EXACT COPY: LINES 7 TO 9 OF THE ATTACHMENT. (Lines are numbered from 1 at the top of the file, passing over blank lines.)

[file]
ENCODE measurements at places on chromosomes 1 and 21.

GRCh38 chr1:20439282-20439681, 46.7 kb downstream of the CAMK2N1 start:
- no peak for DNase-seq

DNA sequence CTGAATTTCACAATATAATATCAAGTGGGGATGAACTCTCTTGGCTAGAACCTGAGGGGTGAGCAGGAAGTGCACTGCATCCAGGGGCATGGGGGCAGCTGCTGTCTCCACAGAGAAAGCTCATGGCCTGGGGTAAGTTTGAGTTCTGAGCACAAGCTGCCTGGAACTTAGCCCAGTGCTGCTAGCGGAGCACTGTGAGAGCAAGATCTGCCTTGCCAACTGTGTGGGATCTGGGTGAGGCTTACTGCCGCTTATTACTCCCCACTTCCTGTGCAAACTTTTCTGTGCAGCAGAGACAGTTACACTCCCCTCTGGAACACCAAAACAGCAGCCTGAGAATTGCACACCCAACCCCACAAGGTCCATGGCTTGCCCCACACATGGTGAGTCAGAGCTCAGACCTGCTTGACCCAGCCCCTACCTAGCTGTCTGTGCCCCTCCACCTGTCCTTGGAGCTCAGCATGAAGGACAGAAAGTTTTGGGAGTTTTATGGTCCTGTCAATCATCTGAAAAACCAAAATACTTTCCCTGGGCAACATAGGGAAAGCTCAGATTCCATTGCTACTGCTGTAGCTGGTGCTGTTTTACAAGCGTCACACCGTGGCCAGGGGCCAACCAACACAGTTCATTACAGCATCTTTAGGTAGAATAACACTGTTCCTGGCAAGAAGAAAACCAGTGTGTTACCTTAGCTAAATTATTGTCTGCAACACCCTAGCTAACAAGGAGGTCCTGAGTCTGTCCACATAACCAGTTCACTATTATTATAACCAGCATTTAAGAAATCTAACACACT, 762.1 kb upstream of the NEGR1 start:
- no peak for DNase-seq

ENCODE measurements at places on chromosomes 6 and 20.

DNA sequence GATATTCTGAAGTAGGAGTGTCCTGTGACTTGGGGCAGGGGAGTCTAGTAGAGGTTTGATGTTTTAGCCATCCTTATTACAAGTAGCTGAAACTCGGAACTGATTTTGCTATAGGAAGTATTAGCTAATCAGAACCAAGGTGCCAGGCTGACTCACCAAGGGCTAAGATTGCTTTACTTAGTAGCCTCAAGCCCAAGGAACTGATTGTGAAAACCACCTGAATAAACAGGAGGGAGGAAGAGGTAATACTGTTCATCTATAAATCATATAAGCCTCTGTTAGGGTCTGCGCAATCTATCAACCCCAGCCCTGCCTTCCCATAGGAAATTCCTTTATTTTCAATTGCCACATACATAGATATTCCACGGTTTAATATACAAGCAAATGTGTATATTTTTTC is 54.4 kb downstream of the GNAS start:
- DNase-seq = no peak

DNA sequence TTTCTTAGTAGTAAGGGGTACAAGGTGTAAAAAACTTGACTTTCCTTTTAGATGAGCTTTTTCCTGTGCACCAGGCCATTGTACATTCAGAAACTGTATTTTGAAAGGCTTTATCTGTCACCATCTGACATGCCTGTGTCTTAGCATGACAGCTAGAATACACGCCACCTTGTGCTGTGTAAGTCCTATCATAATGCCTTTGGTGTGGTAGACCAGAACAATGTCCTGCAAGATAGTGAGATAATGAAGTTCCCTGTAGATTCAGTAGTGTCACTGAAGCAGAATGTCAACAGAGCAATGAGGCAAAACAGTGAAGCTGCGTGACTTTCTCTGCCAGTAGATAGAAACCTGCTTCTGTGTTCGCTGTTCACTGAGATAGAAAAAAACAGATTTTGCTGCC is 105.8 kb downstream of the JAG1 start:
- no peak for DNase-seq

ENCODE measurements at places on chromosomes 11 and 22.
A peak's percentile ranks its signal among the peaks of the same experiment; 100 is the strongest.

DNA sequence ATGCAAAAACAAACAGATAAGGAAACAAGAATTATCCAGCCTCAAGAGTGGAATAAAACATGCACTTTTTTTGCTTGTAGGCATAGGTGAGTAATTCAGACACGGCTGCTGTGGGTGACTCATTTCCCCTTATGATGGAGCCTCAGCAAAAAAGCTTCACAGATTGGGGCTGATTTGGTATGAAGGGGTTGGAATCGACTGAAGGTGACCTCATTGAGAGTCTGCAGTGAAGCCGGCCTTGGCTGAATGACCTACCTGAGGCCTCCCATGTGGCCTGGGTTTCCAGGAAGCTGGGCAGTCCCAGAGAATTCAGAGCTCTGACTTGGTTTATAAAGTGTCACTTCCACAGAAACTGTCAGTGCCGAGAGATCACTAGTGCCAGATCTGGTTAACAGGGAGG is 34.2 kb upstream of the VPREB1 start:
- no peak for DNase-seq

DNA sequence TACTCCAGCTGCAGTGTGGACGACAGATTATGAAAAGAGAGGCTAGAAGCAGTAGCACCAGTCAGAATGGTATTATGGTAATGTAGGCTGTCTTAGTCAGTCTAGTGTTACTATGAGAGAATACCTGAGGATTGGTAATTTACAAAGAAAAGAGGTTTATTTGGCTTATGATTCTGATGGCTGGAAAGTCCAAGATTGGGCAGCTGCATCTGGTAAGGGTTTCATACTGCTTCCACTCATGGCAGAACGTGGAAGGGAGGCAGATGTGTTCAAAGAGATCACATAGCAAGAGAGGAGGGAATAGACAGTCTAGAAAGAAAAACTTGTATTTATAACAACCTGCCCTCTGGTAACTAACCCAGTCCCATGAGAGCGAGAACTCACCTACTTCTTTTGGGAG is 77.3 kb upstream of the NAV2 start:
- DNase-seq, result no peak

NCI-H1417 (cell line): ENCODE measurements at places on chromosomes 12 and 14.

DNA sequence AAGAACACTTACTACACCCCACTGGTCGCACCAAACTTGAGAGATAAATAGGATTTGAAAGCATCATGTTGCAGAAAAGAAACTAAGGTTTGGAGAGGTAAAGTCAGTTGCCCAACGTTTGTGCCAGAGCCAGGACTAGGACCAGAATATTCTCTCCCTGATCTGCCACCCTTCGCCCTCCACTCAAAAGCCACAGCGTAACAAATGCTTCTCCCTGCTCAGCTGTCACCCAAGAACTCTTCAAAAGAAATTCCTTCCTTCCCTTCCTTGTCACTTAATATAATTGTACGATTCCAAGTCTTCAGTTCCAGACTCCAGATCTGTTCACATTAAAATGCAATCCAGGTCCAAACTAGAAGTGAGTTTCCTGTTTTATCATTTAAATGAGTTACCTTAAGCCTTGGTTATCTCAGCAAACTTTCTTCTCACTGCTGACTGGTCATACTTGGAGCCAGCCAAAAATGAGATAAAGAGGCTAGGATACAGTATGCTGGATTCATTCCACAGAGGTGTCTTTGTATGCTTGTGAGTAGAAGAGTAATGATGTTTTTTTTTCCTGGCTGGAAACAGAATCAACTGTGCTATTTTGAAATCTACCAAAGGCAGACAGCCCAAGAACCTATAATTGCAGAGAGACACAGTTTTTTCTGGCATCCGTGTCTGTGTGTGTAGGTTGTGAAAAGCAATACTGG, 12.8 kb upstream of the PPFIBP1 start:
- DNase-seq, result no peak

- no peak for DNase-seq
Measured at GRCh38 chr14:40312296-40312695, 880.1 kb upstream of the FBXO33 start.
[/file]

DNA sequence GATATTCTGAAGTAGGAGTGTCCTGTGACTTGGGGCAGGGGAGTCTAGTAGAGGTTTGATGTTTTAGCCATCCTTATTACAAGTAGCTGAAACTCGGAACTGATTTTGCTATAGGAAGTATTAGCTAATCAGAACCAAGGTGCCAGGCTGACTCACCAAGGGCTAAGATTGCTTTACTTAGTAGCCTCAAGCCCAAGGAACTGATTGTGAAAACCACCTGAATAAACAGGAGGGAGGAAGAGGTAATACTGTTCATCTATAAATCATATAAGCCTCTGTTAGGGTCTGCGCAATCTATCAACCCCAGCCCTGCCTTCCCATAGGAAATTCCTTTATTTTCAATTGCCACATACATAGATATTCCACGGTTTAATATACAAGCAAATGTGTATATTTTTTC is 54.4 kb downstream of the GNAS start:
- DNase-seq = no peak

DNA sequence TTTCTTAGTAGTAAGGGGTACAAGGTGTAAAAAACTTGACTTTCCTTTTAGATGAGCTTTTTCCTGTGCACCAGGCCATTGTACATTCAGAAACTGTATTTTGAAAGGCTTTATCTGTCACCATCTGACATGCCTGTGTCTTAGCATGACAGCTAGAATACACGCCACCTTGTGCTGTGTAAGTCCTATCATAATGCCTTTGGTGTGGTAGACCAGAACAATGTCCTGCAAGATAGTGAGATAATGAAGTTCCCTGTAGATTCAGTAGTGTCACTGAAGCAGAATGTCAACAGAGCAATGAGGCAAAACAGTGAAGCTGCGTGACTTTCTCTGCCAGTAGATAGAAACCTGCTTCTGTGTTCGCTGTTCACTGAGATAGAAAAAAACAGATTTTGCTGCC is 105.8 kb downstream of the JAG1 start: